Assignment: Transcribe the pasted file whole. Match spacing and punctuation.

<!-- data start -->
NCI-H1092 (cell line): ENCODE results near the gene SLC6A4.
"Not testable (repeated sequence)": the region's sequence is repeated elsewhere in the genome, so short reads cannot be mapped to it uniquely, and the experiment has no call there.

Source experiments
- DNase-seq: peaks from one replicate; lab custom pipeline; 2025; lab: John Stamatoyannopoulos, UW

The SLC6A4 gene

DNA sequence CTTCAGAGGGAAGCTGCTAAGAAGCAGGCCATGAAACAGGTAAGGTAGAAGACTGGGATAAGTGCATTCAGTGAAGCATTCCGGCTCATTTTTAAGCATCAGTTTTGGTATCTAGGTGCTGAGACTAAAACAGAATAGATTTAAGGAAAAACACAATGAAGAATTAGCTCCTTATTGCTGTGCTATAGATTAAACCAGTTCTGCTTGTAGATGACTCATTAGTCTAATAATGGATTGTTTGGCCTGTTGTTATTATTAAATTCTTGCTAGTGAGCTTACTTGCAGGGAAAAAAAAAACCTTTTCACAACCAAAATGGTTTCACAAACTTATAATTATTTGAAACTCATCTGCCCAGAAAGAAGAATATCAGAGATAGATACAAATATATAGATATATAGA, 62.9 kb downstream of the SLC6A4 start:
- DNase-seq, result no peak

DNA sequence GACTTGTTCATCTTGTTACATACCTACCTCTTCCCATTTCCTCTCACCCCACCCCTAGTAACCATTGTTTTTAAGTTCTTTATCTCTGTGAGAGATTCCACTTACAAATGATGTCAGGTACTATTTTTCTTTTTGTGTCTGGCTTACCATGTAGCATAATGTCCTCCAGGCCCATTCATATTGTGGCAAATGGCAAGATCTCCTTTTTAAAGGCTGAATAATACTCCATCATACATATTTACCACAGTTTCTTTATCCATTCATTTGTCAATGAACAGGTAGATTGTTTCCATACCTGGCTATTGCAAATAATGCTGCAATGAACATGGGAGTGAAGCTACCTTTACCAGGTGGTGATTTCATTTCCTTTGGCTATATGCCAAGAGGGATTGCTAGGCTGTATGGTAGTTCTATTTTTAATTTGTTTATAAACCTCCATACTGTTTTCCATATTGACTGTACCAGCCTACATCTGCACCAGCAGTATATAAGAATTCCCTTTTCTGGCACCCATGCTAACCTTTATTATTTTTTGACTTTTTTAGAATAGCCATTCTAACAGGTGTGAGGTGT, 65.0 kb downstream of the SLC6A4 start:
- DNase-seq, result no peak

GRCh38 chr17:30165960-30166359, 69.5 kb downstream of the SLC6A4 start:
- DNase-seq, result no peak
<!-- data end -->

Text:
NCI-H1092 (cell line): ENCODE results near the gene SLC6A4.
"Not testable (repeated sequence)": the region's sequence is repeated elsewhere in the genome, so short reads cannot be mapped to it uniquely, and the experiment has no call there.

Source experiments
- DNase-seq: peaks from one replicate; lab custom pipeline; 2025; lab: John Stamatoyannopoulos, UW

The SLC6A4 gene

DNA sequence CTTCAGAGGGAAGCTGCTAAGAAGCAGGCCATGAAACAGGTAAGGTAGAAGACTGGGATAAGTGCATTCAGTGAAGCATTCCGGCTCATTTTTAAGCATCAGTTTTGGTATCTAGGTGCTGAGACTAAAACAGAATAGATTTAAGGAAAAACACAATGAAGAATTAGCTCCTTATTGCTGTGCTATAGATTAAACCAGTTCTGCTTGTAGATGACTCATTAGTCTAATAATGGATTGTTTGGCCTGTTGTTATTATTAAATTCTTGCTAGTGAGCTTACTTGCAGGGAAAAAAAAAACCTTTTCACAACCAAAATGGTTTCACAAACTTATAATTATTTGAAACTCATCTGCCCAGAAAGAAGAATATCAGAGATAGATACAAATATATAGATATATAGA, 62.9 kb downstream of the SLC6A4 start:
- DNase-seq, result no peak

DNA sequence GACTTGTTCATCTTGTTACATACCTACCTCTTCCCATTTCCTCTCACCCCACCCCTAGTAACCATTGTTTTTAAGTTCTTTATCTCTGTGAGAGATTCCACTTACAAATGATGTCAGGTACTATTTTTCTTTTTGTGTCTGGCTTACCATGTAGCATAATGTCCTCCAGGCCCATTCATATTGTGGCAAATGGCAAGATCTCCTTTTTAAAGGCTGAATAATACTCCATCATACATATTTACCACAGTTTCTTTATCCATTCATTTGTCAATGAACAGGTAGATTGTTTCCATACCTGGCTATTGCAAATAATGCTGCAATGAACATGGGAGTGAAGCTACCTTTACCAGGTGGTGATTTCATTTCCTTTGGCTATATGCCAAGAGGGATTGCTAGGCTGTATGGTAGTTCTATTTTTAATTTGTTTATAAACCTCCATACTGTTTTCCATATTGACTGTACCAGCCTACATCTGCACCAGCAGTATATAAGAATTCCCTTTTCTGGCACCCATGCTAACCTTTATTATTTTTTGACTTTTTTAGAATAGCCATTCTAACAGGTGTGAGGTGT, 65.0 kb downstream of the SLC6A4 start:
- DNase-seq, result no peak

GRCh38 chr17:30165960-30166359, 69.5 kb downstream of the SLC6A4 start:
- DNase-seq, result no peak